The role of money in society is starting to become more apparent in this scenario. Neither eventualities in this case represent the fundamental distortion in dealing out ethics. It is simply cause and effect. If what we hope to achieve is to increase society’s productive efficiency here (cause), people will then be willing to pay (effect). How much these people are willing to pay will then become an indicator of how much they think they will gain from having access to the hearings. Suddenly, the argument of unethical seats auctioning becomes moot because the lawyer contributes more to society by preparing her case work files than by standing in line.
Now, if what we hope to achieve is to enhance society’s collective solidarity here (cause), we must display a pliable example of how democracy works to the impressionable young by making corporate executives stand in line with the unemployed or jobless students (effect). How much time these people are willing to commit becomes a gauge of how much they think they will learn from attending the hearings. We live in a world today where money and time interchange in worth, medium and distribution.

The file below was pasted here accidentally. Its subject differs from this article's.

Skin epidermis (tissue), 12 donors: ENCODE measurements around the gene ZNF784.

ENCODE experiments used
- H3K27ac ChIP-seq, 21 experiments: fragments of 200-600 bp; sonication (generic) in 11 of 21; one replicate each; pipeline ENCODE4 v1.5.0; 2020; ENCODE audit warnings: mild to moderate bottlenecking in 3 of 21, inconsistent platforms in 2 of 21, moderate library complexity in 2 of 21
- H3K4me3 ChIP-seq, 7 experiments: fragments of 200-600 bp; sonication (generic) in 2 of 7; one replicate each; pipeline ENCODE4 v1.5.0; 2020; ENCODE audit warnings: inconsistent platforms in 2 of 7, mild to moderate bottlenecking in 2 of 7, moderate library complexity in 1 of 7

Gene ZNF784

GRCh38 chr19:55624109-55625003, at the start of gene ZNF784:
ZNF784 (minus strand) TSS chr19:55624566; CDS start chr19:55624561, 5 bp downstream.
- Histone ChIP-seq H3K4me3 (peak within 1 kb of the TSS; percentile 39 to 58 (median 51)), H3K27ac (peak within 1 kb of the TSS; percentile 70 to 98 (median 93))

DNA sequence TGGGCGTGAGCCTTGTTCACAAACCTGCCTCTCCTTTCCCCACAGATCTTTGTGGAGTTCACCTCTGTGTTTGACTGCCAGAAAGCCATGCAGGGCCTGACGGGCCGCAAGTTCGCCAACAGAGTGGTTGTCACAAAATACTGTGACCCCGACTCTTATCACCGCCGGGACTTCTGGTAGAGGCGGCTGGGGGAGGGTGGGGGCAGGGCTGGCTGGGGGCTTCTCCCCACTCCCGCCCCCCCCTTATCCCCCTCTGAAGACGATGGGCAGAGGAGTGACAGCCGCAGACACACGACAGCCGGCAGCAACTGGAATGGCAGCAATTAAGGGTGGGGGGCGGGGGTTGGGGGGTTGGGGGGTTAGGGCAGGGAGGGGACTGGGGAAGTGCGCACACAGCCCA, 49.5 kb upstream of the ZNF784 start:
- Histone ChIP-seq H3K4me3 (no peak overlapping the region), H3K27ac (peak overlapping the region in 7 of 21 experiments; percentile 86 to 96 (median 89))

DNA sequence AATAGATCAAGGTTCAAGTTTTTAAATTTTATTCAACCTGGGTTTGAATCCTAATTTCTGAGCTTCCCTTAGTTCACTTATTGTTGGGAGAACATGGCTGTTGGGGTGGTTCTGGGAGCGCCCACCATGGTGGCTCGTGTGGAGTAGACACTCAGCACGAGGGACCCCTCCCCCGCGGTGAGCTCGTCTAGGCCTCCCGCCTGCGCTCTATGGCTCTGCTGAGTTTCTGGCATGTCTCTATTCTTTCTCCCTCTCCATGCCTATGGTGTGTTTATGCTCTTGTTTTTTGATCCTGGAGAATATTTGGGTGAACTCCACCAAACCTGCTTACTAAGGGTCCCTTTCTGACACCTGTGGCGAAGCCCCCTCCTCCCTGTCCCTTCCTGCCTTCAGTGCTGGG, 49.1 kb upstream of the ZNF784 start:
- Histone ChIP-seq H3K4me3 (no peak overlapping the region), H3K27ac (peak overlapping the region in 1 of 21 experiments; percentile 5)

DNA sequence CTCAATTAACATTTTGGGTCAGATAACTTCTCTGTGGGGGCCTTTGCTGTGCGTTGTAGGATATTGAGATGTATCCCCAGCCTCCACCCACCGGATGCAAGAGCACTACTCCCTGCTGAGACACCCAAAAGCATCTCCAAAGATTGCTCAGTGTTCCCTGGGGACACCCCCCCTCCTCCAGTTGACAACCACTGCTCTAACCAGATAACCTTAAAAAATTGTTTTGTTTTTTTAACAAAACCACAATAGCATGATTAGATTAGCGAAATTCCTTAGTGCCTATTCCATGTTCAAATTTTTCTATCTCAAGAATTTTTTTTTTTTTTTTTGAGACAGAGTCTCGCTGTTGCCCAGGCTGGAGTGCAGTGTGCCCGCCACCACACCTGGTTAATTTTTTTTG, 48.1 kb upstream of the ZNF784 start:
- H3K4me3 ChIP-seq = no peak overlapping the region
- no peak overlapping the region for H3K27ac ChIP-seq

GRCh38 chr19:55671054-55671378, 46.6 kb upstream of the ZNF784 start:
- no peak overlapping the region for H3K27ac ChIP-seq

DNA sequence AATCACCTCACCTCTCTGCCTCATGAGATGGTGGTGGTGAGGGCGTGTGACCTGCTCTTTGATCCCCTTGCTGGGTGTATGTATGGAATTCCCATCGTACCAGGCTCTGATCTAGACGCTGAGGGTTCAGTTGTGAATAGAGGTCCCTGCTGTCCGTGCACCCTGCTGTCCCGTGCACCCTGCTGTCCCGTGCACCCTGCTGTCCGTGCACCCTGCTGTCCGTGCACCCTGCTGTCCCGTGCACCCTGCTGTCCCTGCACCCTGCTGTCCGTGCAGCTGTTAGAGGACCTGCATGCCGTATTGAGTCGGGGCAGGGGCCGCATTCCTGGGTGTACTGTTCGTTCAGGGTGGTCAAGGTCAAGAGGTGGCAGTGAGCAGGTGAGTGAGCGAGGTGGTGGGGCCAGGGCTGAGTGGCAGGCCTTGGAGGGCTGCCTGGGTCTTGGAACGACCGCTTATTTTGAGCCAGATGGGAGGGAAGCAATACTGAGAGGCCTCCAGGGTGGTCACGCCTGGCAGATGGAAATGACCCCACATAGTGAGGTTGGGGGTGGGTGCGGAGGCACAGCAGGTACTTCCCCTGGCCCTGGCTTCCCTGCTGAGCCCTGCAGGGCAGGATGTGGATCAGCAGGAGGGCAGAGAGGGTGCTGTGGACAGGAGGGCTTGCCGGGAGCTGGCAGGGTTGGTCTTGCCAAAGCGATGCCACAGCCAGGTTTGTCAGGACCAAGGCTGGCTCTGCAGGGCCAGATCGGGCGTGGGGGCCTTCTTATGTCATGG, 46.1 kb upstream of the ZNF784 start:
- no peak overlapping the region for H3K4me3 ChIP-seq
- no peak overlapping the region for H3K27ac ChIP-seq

As a species that is predominantly moral, it is effortless to overlook the beautiful irony that the price of conscience is entwined with veiled monetised illegality. A very real example that is free of political and economic influence to exemplify the unbiased and overarching role of money today is the sale of human organs. Society is brought up in such a way that it frowns upon the imparting or exchange of bodily organs for money. To distort this fact, the kindness of a stranger is celebrated when he donates a kidney to a child. In most instances, the stranger is either a relative or a healthy homeless donor in need of money. In the latter’s case, is selling organs then a travesty of religious moralities?
It is ironically obvious that the issue here is not about the transfer of organs. These people have a choice before imparting with their organs. They are not misinformed about the purpose or value of their kidney nor being tricked or coerced into parting with it. These people are irrevocably giving away something that is a part of them for a price that very few of us are willing to accept. But accept them we do. If not for the perceived value of money in today’s society, or the mere existence of it, who is to say the child would have found the right donor in time to save his life? But also, if not for the intrinsic value or role of money in life, what is to stop the illegal organs exchange in the black market from being so dangerously lucrative?